Because I’ve recently enjoyed reading poetry and because it’s poetry month, for my project book this month, I sought insights about poetry. How to Read a Poem (And Fall in Love with Poetry) by Edward Hirsch had been a national bestseller, and I loved the idea of being “tutored” in reading poetry. I can always use more motivation to “fall in love with poetry.”
How to Read a Poem gave me the motivation I desired. Hirsch speaks of poetry with ease and obvious pleasure. As a result, his essays about poetry just exude a “love of poetry” that is contagious (at least to me). Whenever I read poetry, I want to go and write my own. I am in awe of the ability to capture personal emotion and sensory experiences in perfectly crafted stanzas. Reading about how they are crafted only increases my admiration for the mode of writing. Although I still felt the craving to write poetry as I read this book, I also realized a sense of hopelessness in terms of my own creations: I’d rather simply admire other’s poetry.
Hirsch is, apparently, an accomplished poet. Obviously, he is also an incredibly well-read in poetry. These two aspects of Hirsch’s life gave the book a necessary depth and personality. He dosen’t write as an omniscient narrator: instead, he approaches poetry from his own life and experiences, and the result is heartfelt and intensely delicate. His passion for poetry is, I believe, why the second part of the title (“And Fall in Love with Poetry”) is what makes this book worth reading.
As a nonfiction tutorial in reading poetry, however, How to Read a Poem fell flat for me, the 100-page glossary/appendix notwithstanding (I didn’t read most of that). How to Read a Poem helped me approach poetry with greater admiration, but I honestly struggle with the idea of someone “helping” me read a poem. As I’ve read this, I’ve also been concurrently reading a volume of poetry (by Nikki Giovanni). It’s a well-annotated volume, with more than a hundred pages of end-notes explaining each poem, line by line, in terms of subject matter and style. I discovered that, while I’m normally a huge note reader, when it comes to poetry, I want to read poems for the enjoyment factor. I don’t necessarily need “help.” And if a poem is not either written well or intriguing in subject matter to engage my interest naturally, I am probably not going to appreciate the poem, footnotes of clarification not-withstanding.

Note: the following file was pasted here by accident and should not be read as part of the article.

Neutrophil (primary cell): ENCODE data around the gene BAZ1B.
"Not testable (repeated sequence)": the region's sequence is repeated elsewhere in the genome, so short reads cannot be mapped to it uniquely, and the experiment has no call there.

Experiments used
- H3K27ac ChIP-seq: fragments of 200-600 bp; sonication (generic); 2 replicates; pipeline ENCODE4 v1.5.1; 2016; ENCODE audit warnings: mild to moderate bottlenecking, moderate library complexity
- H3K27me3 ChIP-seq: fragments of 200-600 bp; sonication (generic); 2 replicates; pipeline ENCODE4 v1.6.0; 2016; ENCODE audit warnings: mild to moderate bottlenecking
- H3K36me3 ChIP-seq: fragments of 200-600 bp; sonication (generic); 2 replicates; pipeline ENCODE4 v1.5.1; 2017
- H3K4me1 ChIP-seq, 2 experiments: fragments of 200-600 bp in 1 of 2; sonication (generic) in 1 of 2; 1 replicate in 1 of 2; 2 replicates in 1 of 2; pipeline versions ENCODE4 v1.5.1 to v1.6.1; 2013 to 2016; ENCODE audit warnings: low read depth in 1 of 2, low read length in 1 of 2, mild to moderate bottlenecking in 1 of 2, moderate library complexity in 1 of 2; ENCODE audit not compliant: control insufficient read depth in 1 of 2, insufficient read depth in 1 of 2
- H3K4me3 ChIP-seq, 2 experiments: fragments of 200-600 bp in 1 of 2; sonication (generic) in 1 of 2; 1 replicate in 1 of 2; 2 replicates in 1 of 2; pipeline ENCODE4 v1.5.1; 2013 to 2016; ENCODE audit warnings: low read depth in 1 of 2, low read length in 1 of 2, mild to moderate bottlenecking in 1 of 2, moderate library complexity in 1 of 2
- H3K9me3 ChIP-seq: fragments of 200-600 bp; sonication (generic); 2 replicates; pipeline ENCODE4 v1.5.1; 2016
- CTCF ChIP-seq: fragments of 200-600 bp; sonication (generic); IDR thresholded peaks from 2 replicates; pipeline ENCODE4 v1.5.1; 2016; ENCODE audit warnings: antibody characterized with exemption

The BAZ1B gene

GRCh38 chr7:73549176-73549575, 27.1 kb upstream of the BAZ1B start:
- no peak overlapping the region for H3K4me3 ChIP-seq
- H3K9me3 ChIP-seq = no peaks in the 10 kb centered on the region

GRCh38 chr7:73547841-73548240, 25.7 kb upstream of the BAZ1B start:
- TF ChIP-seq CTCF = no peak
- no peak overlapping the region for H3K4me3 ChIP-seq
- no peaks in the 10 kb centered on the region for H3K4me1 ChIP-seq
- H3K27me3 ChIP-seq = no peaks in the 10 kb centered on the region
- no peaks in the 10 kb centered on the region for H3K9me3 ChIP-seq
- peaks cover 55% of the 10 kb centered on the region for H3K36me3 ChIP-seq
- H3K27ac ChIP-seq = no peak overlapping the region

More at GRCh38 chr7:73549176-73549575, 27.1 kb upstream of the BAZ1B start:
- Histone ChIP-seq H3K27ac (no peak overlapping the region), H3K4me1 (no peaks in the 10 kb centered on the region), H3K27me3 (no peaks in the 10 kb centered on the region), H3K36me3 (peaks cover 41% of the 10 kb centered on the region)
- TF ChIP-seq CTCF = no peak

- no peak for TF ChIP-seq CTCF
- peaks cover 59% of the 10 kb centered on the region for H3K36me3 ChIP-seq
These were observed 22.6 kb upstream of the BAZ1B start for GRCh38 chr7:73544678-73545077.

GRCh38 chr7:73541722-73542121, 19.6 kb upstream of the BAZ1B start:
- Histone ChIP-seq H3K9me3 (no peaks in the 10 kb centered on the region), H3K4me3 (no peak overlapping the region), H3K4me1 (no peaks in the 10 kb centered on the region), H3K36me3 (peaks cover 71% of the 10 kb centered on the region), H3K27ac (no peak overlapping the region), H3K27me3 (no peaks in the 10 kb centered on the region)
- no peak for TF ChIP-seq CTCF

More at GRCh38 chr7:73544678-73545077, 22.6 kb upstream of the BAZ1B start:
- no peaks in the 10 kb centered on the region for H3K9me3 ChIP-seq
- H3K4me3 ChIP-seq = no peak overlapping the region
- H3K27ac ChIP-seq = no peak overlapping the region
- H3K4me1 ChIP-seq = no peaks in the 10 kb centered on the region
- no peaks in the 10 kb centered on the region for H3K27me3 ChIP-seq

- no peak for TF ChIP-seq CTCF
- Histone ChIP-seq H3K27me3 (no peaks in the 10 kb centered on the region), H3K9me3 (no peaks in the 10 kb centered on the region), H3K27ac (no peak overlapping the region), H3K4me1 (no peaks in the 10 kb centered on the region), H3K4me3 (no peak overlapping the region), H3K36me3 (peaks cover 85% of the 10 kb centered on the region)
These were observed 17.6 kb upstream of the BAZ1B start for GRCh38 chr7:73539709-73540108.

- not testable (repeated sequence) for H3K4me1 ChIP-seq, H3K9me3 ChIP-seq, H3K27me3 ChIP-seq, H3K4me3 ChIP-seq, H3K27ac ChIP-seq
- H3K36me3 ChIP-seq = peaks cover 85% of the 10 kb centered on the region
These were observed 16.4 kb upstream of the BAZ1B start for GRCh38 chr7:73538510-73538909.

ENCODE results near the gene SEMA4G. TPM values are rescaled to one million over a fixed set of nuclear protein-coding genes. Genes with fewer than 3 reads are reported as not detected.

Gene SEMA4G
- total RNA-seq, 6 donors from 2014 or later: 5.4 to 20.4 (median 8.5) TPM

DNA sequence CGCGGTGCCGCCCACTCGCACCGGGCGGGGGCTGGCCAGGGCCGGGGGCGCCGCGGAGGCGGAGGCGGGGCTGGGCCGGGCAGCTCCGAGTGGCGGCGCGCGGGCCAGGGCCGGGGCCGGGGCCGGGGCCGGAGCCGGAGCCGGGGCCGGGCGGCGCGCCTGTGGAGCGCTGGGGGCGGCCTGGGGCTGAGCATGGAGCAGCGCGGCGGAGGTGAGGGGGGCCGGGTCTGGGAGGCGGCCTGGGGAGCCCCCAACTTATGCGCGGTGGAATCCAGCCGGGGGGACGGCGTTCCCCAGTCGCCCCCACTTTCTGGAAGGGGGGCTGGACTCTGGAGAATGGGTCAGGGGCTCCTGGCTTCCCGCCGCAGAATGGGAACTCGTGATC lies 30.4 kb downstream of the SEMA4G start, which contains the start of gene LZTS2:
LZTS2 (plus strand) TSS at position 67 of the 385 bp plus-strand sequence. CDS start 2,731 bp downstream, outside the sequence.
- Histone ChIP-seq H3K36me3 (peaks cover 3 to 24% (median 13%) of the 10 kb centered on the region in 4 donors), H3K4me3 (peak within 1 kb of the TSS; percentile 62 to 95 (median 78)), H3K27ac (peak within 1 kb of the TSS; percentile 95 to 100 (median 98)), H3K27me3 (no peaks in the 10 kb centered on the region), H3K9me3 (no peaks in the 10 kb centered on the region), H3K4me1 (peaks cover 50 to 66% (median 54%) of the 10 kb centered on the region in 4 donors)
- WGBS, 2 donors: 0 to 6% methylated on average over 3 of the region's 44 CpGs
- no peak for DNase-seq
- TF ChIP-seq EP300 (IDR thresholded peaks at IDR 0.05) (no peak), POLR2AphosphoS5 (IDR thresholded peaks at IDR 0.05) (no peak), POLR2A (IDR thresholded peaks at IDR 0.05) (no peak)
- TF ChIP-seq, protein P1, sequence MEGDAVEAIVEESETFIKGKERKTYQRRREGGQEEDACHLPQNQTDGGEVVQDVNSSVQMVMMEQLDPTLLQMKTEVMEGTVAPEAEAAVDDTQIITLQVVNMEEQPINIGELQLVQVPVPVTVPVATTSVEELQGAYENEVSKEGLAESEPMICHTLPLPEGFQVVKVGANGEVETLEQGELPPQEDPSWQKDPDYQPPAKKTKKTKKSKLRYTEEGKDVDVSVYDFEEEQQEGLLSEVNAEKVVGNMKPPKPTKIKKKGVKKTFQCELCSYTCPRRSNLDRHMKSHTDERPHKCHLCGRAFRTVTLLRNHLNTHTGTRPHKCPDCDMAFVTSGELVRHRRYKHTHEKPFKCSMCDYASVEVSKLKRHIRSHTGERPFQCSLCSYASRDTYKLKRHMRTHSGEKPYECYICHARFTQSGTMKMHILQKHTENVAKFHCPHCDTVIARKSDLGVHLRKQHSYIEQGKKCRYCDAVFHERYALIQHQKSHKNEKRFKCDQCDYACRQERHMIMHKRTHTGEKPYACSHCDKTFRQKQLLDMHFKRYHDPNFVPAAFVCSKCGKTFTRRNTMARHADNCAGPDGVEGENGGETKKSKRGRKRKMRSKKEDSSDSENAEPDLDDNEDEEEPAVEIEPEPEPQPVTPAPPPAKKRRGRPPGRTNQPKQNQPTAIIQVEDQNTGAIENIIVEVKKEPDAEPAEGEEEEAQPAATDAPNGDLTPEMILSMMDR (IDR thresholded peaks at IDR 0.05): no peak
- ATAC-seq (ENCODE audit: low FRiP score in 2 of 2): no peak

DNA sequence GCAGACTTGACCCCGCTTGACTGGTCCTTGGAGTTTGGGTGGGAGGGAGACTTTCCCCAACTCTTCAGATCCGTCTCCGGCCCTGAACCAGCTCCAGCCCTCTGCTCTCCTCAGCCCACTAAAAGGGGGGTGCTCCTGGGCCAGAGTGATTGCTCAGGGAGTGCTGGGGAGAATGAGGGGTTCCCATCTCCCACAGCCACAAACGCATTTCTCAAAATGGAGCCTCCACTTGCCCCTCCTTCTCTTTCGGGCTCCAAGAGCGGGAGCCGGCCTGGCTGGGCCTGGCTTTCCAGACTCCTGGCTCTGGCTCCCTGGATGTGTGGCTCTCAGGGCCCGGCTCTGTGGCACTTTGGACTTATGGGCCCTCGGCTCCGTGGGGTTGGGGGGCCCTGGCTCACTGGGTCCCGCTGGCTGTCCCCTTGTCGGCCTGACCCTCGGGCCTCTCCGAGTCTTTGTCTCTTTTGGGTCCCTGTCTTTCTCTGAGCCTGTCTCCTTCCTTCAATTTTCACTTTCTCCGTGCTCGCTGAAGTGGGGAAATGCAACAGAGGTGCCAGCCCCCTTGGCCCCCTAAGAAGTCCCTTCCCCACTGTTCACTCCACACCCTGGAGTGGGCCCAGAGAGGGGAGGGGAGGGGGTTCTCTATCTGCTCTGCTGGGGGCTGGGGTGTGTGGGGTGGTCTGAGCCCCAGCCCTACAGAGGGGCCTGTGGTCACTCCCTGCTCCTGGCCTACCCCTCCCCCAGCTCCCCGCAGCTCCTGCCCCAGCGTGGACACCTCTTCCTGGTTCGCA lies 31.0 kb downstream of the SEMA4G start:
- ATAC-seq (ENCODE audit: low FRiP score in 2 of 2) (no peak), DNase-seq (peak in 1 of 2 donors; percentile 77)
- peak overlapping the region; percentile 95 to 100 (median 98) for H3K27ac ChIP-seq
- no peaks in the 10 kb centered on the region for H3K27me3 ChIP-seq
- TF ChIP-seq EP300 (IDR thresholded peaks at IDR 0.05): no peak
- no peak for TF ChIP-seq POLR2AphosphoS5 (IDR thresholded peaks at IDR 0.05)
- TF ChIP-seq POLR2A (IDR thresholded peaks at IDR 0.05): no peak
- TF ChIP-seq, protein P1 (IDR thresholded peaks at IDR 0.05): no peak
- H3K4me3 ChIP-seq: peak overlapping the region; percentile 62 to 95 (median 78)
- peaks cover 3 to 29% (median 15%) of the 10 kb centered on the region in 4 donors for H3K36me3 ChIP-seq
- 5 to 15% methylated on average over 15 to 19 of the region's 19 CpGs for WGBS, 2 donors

That said, I will say that learning how poems are successfully formed does add to my appreciation for a poem. As I read the chapter about style (“A Made Thing”) and it discussed villanelles (a poem format that I absolutely love), I felt that seeing how the format created the emotional draw helped me to better love the poems. I “oohed” and “ahhed” over the villanelles. (Is there a collection or anthology just of villanelles? I must read it!)
Ultimately, although I enjoyed the enlightened foray into the “how’s” of poetry, I wouldn’t suggest How to Read a Poem as a tutorial to poetry. His expansive understanding and personal connection to poetry provides an intruging collection of essays about the subject, but he never seems successfully teach: he only inspires.
For me, that was more than enough. I have added many poets to my “to read” list!
How do you read poetry? Have you had any “training”?
This book sounds interesting. I don’t know if a book could teach me how to better read a poem either but the discussion of how they are created sounds neat. I don’t read a lot of poetry but Kinna has been posting tons this month and I am loving it. I really just like feeling it, though I suppose that isn’t very intellectual 😉